I think everyone has a fascination with Frank Sinatra. I was too young to see him in his prime – especially during the time of the resurgence of his career after his great role in “From Here to Eternity” but he was a presence in everyone’s cultural awareness even when I was growing up. (My late Uncle Joe Romano always wore a pin that said – “IT’S FRANK’S WORLD – we just live in it!”
Frank was the “Elvis” or “Beatles” of his generation – driving millions of teen age “bobby-sockers” to scream and swoon – as he began his career as a singer with Tommy Dorsey’s Big Band. Frank was more than a “band singer;” he wanted to learn from the musicians how to use his magnificent gift of a voice like a musician.
One of my earliest memories of Frank – aside from hearing my Dad say that “It Was a Very Good Year” was his favorite song – was seeing him in a movie with Dean Martin and Shirley MacLaine called “Some Came Running.” I don’t think it gained him any raves or notice, but I really liked the movie and was sympathetic to Sinatra’s character. It was one of a string of movies in his “down” period, when people wondered if he was fading.
And then came “From Here to Eternity.” Following that, more roles, such as Nathan Detroit in “Luck Be a Lady” began a new beginning of his singing career.
There was the added “cachet” of his private but very public life – the friendships and marriages with the “glitterati” of the time – Ava Gardner, the Rat Pack – Dino, Sammyand Peter Lawford – and his friendship with the Kennedy boys. He was an icon of that time, and a very well-polished and well-matured idol!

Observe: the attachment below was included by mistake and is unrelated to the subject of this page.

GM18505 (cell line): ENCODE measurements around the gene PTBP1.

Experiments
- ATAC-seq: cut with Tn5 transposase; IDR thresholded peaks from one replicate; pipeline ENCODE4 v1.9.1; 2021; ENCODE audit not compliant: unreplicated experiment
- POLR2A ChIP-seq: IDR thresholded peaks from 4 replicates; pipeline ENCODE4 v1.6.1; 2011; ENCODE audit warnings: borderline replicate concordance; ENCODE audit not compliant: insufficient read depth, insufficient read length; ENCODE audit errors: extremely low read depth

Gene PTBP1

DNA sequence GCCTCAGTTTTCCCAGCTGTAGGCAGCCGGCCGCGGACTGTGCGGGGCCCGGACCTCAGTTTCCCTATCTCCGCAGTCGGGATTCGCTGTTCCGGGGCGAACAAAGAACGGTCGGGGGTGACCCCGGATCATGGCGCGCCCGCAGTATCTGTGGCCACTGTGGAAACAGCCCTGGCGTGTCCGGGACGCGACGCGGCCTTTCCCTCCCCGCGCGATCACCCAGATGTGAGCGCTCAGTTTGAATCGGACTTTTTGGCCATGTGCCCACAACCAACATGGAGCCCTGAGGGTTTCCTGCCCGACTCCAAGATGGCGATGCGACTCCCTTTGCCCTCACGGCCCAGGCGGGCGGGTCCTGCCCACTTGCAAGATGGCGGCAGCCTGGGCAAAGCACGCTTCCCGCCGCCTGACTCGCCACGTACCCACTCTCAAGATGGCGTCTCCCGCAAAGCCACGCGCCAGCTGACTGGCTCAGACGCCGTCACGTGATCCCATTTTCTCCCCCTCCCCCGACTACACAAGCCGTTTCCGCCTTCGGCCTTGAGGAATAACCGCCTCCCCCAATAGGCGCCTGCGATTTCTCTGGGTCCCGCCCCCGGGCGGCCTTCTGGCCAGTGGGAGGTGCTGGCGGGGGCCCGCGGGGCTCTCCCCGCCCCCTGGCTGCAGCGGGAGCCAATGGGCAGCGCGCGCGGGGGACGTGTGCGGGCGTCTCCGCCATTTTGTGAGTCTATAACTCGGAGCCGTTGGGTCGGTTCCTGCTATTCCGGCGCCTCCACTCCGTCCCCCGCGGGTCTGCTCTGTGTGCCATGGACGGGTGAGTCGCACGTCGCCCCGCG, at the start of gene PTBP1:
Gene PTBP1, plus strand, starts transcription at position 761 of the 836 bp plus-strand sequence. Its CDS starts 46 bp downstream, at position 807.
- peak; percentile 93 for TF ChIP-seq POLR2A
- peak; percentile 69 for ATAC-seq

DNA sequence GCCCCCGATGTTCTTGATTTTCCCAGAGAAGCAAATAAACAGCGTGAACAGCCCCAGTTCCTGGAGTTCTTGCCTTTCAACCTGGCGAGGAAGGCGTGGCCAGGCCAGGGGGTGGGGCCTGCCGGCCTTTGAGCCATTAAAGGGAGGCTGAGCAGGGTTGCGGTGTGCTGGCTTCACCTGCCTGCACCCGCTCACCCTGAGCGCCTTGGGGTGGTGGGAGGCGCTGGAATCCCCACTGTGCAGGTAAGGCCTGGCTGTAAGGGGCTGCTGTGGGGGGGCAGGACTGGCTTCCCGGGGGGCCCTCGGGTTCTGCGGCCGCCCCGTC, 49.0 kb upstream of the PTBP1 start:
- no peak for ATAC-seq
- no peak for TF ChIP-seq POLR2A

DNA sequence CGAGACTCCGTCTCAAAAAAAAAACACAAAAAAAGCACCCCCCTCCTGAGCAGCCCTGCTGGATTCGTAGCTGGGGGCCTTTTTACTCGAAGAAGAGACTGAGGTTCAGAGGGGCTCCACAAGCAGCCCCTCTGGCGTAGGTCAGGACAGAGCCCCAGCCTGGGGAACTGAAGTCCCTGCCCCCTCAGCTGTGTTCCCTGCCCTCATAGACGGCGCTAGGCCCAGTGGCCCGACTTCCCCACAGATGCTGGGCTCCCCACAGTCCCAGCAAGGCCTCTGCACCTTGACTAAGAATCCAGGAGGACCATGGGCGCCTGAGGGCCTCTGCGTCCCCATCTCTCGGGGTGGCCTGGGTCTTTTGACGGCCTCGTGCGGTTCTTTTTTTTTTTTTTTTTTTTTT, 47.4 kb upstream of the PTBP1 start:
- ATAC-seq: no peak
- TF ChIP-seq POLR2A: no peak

My wife Susan and I have been going to the Caffé Sorrento for as long as we’ve lived on Claflin Hill – going on 25 years now. On Saturdays, there has always been music – sometimes live and sometimes with a DJ and Karaoke. For over 10 years, we’ve been listening to a young man sing Sinatra, and from the first times I’d hear him, I was always astounded at the musicianship and art that he brought to his re-creations of Frank’s favorite hits. I’ve always told people, “close your eyes and you’ll think Frank Sinatra from 1963 had just walked in the room!”
That vocalist – Tommy Gatturna – is actually a union plumber by day and trade, and he’s never had a formal voice lesson in his life. He has always been fascinated by the work of Frank Sinatra, and studied and listened to all of his phrasing and nuances – he is pretty much a “self-taught” singer. I think he received some valuable tips, advice and support from Franco the D.J. – along-time fixture at the Sorrento and a former Berklee professor. Tommy has only gotten better as the years have gone by -- just like the last verse from “It Was a Very Good Year” – ”And now I think of my life as a vintage wine from fine old kegs.”
I always wanted to perform many of the classic Sinatra tunes from his early Sixties “Reprise” album – great songs with great orchestrations arranged and conducted by Nelson Riddle, and Tommy and I would often talk about how we could do that. Several years ago, we presented a special “Gala Benefit Event” for Claflin Hill, and with Milford’s own legendary Jerry Seeco, brought the idea to reality. Jerry worked for months – listening to those old recordings and re-creating his own arrangements of those great songs and ballads for us to perform with Tommy.
As a matter of fact, I also met Jerry Seeco at the Caffé Sorrento, many years ago – it’s always been a hot spot and a “hang” for musicians and lovers of great music.
On April 30th, Tommy and Jerry join us at Claflin Hill Symphony for our Season Finale – “American Dreamscapes.” We’re looking forward to bringing these great musical charts back to life, presenting Tommy’s great artistry and heart to our CHSO Subscription audience, and paying tribute to a time in our past, when all seemed right with the world and the American Dream was thriving.